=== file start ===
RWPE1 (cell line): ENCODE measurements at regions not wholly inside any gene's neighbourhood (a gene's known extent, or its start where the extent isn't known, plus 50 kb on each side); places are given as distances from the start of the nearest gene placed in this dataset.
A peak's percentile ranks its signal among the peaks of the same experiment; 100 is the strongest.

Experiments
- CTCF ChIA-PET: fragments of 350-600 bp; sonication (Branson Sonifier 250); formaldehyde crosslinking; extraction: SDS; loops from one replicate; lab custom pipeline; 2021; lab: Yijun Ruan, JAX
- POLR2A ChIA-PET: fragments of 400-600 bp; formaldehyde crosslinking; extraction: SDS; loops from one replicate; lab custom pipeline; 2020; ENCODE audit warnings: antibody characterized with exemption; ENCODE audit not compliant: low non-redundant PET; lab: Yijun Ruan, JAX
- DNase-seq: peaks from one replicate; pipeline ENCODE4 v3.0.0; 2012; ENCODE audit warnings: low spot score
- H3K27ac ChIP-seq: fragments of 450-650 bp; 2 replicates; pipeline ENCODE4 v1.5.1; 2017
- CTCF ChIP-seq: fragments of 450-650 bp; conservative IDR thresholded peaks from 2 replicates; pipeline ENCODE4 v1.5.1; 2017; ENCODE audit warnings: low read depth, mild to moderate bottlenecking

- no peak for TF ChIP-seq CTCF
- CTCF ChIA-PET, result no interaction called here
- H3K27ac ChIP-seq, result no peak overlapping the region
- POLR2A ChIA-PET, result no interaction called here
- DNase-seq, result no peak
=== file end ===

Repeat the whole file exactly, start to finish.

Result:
RWPE1 (cell line): ENCODE measurements at regions not wholly inside any gene's neighbourhood (a gene's known extent, or its start where the extent isn't known, plus 50 kb on each side); places are given as distances from the start of the nearest gene placed in this dataset.
A peak's percentile ranks its signal among the peaks of the same experiment; 100 is the strongest.

Experiments
- CTCF ChIA-PET: fragments of 350-600 bp; sonication (Branson Sonifier 250); formaldehyde crosslinking; extraction: SDS; loops from one replicate; lab custom pipeline; 2021; lab: Yijun Ruan, JAX
- POLR2A ChIA-PET: fragments of 400-600 bp; formaldehyde crosslinking; extraction: SDS; loops from one replicate; lab custom pipeline; 2020; ENCODE audit warnings: antibody characterized with exemption; ENCODE audit not compliant: low non-redundant PET; lab: Yijun Ruan, JAX
- DNase-seq: peaks from one replicate; pipeline ENCODE4 v3.0.0; 2012; ENCODE audit warnings: low spot score
- H3K27ac ChIP-seq: fragments of 450-650 bp; 2 replicates; pipeline ENCODE4 v1.5.1; 2017
- CTCF ChIP-seq: fragments of 450-650 bp; conservative IDR thresholded peaks from 2 replicates; pipeline ENCODE4 v1.5.1; 2017; ENCODE audit warnings: low read depth, mild to moderate bottlenecking

- no peak for TF ChIP-seq CTCF
- CTCF ChIA-PET, result no interaction called here
- H3K27ac ChIP-seq, result no peak overlapping the region
- POLR2A ChIA-PET, result no interaction called here
- DNase-seq, result no peak